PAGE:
What makes others happy doesn’t have to make you happy too…

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It takes more strength and focus than you can imagine to remain optimistic when you feel like crap every single day for years.
 

That’s my reality and as I started today it was getting to me a bit. It happens from time to time, it ebbs and flows, it’s also temporary so I know it won’t last which makes it easier to sit with.

 

I spoke with my good friend Victoria Helle this morning. She’s brilliant and an exceptional human that I recommend you check out.

I share this to remind you that I’m not always positive. I experience all of life and want to know all of myself, even the hard stuff.
 
Because the lessons hidden beneath the deep work are so profound it’s worth every tear shed along the way.

What talking with Victoria helped me remember is how I too can fall into the comparison trap as I see others living “busy” lives and being active in a way I wish I could be.

Here was the epiphany. Just because they looked happy being busy in all those photos doesn’t mean I’d be happy living that way. I find greater fulfillment in having deeper experiences. Deep conversations, feeling deeply connected to people. These experiences don’t typically happen in the context of more, more, busy, busy.
 
I realized that my speed and bandwidth is quite different than what the “status quo” encourages and I lost sight of that.
 
It’s a real blessing to have good friends to offer a little perspective and a friendly ear right when you need it.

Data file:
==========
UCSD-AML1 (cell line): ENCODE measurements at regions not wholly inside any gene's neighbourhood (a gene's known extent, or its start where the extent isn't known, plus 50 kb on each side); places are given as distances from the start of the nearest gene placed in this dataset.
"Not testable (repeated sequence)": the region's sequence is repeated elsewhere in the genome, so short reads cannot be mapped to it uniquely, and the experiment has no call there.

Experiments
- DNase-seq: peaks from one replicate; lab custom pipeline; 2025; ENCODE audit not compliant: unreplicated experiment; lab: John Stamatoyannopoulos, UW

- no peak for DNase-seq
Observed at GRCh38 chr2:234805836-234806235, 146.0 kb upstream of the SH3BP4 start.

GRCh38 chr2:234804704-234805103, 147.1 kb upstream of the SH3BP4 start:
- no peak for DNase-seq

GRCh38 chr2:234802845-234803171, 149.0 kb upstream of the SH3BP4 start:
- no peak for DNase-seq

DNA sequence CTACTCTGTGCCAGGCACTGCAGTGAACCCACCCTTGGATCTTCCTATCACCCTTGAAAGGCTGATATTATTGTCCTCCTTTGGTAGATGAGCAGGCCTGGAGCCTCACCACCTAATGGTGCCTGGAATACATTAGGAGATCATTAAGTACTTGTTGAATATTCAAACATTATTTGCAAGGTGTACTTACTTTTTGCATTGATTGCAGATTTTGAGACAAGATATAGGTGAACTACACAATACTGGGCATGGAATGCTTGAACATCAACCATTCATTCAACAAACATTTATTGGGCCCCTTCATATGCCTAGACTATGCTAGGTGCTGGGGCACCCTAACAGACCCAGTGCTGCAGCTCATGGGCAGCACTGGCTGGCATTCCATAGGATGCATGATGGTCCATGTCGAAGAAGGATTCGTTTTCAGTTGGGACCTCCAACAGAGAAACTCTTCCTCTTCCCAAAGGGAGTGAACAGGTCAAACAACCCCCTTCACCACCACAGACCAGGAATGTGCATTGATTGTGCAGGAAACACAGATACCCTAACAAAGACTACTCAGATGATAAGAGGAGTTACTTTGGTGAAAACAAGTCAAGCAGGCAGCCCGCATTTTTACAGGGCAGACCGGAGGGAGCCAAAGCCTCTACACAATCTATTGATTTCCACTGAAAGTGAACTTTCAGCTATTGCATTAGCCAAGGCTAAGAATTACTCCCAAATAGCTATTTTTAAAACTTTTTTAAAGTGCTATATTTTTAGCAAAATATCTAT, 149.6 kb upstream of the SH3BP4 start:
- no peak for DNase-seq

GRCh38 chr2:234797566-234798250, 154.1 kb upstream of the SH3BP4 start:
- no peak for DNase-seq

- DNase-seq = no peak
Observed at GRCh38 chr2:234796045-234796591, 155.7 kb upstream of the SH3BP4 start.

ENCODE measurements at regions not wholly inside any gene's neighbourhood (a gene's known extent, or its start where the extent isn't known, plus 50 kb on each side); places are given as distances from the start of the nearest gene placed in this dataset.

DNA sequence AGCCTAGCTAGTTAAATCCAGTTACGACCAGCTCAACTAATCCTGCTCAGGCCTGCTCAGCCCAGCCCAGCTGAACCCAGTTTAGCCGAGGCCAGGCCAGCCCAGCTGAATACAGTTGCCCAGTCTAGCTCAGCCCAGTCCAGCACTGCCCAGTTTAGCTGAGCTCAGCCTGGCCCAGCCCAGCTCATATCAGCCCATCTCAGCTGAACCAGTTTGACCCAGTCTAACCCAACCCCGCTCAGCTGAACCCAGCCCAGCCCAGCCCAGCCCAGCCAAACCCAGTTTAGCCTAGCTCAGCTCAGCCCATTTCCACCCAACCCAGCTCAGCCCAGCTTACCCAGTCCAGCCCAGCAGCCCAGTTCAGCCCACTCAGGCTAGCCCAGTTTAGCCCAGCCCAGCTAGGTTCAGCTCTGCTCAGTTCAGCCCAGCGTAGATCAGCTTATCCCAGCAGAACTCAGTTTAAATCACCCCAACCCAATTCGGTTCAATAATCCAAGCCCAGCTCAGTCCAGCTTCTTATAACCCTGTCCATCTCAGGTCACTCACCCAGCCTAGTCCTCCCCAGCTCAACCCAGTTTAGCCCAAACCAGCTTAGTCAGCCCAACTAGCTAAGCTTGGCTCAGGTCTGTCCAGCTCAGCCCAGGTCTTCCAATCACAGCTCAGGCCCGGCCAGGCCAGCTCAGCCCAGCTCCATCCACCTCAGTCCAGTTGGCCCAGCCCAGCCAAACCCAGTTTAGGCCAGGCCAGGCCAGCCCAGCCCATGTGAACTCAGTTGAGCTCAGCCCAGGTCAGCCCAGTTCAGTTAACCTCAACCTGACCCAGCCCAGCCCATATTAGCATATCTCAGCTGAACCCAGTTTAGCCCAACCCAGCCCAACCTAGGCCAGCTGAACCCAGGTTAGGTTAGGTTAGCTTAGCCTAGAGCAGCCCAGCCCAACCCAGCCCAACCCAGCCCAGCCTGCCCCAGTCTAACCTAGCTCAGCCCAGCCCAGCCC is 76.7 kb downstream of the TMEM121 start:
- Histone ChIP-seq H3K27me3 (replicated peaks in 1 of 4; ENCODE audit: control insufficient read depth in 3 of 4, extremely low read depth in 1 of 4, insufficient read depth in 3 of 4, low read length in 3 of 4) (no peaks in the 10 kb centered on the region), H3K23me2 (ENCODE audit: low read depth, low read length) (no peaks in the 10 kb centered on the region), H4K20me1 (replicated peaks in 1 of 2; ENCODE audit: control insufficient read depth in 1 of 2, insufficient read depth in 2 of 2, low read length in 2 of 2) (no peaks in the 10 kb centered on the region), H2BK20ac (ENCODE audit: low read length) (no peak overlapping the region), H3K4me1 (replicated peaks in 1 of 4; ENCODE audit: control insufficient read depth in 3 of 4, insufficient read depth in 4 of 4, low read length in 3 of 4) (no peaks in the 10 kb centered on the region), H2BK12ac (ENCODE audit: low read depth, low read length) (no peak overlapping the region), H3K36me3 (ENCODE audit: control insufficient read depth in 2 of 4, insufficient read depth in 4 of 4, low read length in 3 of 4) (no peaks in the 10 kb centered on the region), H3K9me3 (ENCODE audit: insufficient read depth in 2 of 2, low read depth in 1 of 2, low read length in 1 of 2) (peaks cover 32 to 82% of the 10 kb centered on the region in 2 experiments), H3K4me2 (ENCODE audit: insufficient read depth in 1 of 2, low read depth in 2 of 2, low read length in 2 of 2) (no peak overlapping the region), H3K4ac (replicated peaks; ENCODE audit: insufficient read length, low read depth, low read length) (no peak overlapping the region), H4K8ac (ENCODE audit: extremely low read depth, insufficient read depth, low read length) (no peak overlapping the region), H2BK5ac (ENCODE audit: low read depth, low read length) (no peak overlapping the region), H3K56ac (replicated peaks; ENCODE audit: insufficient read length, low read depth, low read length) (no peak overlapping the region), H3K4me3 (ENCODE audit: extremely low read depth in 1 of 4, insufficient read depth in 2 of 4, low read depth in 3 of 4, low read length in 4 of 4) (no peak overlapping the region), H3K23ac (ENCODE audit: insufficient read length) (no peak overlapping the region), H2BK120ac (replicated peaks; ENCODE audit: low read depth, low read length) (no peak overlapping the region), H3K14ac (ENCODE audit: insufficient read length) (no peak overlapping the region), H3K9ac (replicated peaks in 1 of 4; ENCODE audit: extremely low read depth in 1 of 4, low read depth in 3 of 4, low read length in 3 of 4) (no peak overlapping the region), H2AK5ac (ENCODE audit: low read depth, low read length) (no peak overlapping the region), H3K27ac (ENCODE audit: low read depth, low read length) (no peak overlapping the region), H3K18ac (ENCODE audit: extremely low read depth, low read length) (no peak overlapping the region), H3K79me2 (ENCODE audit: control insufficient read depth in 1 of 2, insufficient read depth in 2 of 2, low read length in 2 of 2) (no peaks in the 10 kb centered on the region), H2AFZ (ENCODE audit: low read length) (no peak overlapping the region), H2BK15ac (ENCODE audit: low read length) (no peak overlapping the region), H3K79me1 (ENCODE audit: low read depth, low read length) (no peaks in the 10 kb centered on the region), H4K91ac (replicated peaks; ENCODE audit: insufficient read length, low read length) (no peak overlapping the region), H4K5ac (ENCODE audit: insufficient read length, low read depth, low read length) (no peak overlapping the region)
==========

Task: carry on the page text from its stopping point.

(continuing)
How do you feel about change?

Listen to this post … One assumption many parents and professionals make is that people with Neurodiversity aren’t motivated to improve their lives. It isn’t that they don’t want to change, they may not believe they’re able to change. They often have difficulty finishing what they start or getting started at all. Struggle with creating

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Thoughts on setting boundaries and sticking to them

When learning to set boundaries it can feel uncomfortable to do. Like breaking in a pair of new shoes. You have to walk around in them for a while before they feel natural.You may even feel like you’re being mean to others you’re setting boundaries with. Especially because many of them will say so.It’s important

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Getting things done when you don’t know how long it’ll take

Listen to this post … One of the challenges with time blindness is when you have a long to do list. It can be anxiety inducing because estimating how long it’ll take you is a shot in the dark. I don’t feel time passing unless I have a clock or clouds to watch, something that tells

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Nipping IMPULSIVITY in the bud!

Listen to this post … Not thinking before blurting out an embarrassing comment. Doing things that upset others as a matter of habit, only to regret them later. The seeming inability to learn from any of this is a hallmark of ADHD. I used to get in so much trouble because of this. The reason for impulsivity

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When a neurodivergent person seems controlling, they may just feel unsafe

Listen to this post … Saying someone has, “control issues” is often a misnomer. For neurodivergent folks its often an issue with anxiety. Feeling confused in a fast, noisy world demands you find something you can hold onto. Something to help you feel safe. It can be a collection, a routine, a mantra, a person whose word you

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Movement can be help you work through your emotions

Listen to this post … One of the best reasons to include movement breaks into your schedule is because movement plays an important role in relieving stress. Feeling trapped is a hallmark of a traumatic experience or an anxiety attack. Feeling like you can’t fight or flee. An example might be a child who is having severe

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